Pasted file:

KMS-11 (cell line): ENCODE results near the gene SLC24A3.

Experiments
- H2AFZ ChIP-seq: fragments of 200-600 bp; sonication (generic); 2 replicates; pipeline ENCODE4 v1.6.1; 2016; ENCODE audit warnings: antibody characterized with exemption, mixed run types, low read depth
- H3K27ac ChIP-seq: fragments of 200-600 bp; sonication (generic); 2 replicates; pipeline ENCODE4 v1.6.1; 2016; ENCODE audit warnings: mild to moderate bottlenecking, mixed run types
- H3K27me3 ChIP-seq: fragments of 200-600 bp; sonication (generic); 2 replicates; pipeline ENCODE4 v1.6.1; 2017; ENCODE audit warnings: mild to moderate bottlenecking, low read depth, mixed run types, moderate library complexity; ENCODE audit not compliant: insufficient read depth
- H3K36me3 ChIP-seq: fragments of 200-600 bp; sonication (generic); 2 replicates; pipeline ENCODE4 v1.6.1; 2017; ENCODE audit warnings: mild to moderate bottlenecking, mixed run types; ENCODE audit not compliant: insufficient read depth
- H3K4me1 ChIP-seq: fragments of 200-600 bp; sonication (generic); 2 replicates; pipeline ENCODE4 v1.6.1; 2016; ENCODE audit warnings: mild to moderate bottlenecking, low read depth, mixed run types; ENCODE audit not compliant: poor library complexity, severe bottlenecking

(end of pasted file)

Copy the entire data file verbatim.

KMS-11 (cell line): ENCODE results near the gene SLC24A3.

Experiments
- H2AFZ ChIP-seq: fragments of 200-600 bp; sonication (generic); 2 replicates; pipeline ENCODE4 v1.6.1; 2016; ENCODE audit warnings: antibody characterized with exemption, mixed run types, low read depth
- H3K27ac ChIP-seq: fragments of 200-600 bp; sonication (generic); 2 replicates; pipeline ENCODE4 v1.6.1; 2016; ENCODE audit warnings: mild to moderate bottlenecking, mixed run types
- H3K27me3 ChIP-seq: fragments of 200-600 bp; sonication (generic); 2 replicates; pipeline ENCODE4 v1.6.1; 2017; ENCODE audit warnings: mild to moderate bottlenecking, low read depth, mixed run types, moderate library complexity; ENCODE audit not compliant: insufficient read depth
- H3K36me3 ChIP-seq: fragments of 200-600 bp; sonication (generic); 2 replicates; pipeline ENCODE4 v1.6.1; 2017; ENCODE audit warnings: mild to moderate bottlenecking, mixed run types; ENCODE audit not compliant: insufficient read depth
- H3K4me1 ChIP-seq: fragments of 200-600 bp; sonication (generic); 2 replicates; pipeline ENCODE4 v1.6.1; 2016; ENCODE audit warnings: mild to moderate bottlenecking, low read depth, mixed run types; ENCODE audit not compliant: poor library complexity, severe bottlenecking